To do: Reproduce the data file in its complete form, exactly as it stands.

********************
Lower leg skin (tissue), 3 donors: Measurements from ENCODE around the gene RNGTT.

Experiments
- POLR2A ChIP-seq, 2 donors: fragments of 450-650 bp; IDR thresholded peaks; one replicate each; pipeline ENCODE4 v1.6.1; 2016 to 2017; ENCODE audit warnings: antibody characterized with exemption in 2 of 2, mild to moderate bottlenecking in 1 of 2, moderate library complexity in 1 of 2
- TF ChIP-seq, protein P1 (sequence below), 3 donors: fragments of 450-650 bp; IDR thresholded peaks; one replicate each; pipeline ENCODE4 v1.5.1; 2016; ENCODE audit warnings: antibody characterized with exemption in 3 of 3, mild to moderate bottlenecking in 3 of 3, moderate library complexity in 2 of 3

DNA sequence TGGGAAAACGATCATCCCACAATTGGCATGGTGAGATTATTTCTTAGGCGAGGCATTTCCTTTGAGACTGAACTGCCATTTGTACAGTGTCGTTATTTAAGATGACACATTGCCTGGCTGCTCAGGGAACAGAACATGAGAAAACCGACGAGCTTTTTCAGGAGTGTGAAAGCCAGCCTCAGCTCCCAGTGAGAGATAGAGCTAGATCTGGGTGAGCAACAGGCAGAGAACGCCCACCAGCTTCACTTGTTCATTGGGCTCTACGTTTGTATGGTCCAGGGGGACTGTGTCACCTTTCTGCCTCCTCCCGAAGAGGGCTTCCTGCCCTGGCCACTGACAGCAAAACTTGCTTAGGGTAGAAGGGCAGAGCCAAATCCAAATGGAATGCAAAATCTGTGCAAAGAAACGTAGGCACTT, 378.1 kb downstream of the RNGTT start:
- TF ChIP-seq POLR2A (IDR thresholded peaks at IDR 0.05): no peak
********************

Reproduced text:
Lower leg skin (tissue), 3 donors: Measurements from ENCODE around the gene RNGTT.

Experiments
- POLR2A ChIP-seq, 2 donors: fragments of 450-650 bp; IDR thresholded peaks; one replicate each; pipeline ENCODE4 v1.6.1; 2016 to 2017; ENCODE audit warnings: antibody characterized with exemption in 2 of 2, mild to moderate bottlenecking in 1 of 2, moderate library complexity in 1 of 2
- TF ChIP-seq, protein P1 (sequence below), 3 donors: fragments of 450-650 bp; IDR thresholded peaks; one replicate each; pipeline ENCODE4 v1.5.1; 2016; ENCODE audit warnings: antibody characterized with exemption in 3 of 3, mild to moderate bottlenecking in 3 of 3, moderate library complexity in 2 of 3

DNA sequence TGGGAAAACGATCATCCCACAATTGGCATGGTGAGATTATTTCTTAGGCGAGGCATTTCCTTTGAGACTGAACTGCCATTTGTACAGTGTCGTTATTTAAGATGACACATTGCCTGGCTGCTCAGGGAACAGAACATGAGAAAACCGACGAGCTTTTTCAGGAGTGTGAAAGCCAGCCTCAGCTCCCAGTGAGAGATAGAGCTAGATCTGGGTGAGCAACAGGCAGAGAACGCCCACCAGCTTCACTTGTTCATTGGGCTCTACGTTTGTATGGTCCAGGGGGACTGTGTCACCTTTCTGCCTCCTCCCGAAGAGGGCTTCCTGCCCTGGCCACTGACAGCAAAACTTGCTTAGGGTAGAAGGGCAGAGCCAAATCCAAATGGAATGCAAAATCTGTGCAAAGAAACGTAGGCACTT, 378.1 kb downstream of the RNGTT start:
- TF ChIP-seq POLR2A (IDR thresholded peaks at IDR 0.05): no peak